"The backward operation of UAVs, resulting from the implementation of no-fly zones, has led to the expansion of areas lacking surveillance. However, the UAVs will progressively transition to forward operations," the official said.
The official, however, declined to specify when the South Korean military would recommence the forward deployment of UAVs for intelligence, surveillance, and reconnaissance, citing that it falls under operational matters.
The official emphasized that the escalating missile and nuclear threats from North Korea, coupled with their improved reconnaissance capabilities, constitute significant dangers to South Korea's national security. For instance, in September, North Korea incorporated its nuclear program into the country's constitution following the announcement of its first-use nuclear doctrine in the same month last year.
"We can no longer tolerate the increasing nuclear and missile threats posed by North Korea, along with their evolving policy and strategic shifts. Given the current global security landscape and recent developments, our military is confronted with a more urgent concern than ever before," the official said.
The official further highlighted that Russia's technical support for the satellite launch has heightened the imperative for South Korea to bolster its reconnaissance and surveillance capabilities.
Another senior official at the Unification Ministry mentioned that the suspension would be in effect until "South and North Korea establish confidence."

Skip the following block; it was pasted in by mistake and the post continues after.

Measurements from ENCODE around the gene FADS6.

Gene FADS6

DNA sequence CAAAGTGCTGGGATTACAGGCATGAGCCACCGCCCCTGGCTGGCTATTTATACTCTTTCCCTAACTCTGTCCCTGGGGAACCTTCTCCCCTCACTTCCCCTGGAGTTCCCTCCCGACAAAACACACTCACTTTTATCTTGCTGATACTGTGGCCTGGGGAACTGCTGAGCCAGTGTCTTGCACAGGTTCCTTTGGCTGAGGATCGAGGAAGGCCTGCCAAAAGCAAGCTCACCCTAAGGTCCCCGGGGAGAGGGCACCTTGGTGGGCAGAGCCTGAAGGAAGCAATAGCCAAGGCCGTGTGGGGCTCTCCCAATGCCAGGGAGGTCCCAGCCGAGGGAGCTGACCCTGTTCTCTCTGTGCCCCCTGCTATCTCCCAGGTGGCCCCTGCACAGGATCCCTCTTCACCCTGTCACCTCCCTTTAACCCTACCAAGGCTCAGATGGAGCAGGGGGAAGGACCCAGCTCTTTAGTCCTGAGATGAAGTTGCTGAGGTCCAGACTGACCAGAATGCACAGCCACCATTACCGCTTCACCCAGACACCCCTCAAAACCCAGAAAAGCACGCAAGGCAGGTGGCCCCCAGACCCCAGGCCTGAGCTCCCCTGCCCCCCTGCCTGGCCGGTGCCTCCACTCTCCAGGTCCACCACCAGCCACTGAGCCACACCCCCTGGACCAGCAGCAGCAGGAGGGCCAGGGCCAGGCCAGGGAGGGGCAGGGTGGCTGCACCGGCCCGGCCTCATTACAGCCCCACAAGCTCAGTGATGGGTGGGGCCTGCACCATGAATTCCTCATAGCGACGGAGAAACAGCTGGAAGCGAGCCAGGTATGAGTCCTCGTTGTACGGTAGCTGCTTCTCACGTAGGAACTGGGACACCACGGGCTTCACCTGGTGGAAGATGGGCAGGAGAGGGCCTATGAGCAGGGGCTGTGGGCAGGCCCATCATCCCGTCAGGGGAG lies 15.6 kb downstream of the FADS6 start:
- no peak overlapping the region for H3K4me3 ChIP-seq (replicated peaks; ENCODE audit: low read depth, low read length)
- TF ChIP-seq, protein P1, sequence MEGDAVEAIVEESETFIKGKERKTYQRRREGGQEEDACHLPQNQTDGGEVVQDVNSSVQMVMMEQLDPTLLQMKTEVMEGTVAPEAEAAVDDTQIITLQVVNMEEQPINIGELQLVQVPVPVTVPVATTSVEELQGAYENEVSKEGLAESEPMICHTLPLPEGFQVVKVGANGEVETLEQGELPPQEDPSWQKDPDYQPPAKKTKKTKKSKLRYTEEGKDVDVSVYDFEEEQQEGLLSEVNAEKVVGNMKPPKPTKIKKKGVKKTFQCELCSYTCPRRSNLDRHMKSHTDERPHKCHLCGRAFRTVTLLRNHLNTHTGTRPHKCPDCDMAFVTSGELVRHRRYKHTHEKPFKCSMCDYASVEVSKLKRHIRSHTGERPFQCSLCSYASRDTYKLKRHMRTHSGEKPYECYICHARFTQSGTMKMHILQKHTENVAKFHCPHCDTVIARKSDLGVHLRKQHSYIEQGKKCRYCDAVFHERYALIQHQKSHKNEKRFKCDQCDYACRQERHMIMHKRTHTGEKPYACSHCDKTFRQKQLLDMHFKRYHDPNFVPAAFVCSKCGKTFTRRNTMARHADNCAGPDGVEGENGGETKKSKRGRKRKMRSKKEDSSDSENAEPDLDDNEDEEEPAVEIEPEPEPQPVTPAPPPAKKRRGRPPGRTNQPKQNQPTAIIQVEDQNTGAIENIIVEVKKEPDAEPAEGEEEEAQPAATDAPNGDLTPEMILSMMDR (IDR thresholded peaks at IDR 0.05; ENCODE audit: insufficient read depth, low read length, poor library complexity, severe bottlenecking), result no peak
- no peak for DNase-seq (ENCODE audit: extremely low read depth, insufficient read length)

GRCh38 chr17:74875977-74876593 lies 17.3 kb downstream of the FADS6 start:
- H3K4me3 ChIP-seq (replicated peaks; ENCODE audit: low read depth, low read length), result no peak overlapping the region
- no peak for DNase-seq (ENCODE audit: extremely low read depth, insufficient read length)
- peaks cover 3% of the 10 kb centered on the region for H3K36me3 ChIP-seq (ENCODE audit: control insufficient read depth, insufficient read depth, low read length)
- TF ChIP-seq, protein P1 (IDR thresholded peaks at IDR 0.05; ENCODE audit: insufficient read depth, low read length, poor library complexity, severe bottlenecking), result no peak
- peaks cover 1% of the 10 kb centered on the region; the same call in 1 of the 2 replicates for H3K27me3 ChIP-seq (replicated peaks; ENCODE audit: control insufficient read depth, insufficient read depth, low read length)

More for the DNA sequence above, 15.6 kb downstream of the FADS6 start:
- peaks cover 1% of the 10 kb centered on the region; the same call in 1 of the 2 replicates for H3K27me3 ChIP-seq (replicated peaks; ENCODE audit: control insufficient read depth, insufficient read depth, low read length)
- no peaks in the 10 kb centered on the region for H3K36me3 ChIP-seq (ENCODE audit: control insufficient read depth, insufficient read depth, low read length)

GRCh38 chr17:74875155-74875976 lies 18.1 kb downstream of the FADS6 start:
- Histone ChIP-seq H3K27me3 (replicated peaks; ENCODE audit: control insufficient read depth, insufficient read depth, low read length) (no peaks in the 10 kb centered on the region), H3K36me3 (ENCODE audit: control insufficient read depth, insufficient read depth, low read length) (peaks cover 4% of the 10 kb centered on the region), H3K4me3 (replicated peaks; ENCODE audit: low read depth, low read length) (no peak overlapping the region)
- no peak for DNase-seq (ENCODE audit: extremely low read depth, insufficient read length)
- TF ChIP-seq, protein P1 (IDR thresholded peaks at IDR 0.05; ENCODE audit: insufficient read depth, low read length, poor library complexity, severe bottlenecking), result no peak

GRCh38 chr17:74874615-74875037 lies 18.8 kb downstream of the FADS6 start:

"Considering that the intent behind the suspension is to address the security threat posed by North Korea, it will persist until the security threat is alleviated," the official told reporters on condition of anonymity.
The legal basis for the suspension is the Development of Inter-Korean Relations Act. This legislation includes a provision that empowers the South Korean president to suspend the implementation of any agreed-upon matters, either partially or entirely, in the presence of significant reasons, including those related to national security.
The official noted that Wednesday's move marks the first instance of South Korea suspending any inter-Korean agreements based on the provisions of the act.
North Korea launched the "Chollima-1" space launch vehicle carrying the "Malligyong-1" spy satellite at the Sohae Satellite Launching Station in the Tongchang-ri area of North Pyongan Province at 10:42 p.m. on Tuesday, the country’s state media reported early Wednesday. Pyongyang also unveiled plans to "launch several additional reconnaissance satellites in a short span of time."
South Korean Defense Minister Shin Won-sik strongly condemned North Korea's satellite launch on Wednesday afternoon, while he was aboard the US Navy's aircraft carrier Carl Vinson, currently docked at the naval base in Busan since Tuesday.
Notably, Minister Shin emphasized the imperative to "coordinate combined naval exercises between South Korea and the US, alongside trilateral exercises involving Japan, timed with the port visit of the aircraft carrier Carl Vinson."
Shin said the goal of the exercise is to "maintain full readiness, facilitating an immediate response to any provocations from North Korea, and to showcase the commitment to robust responses."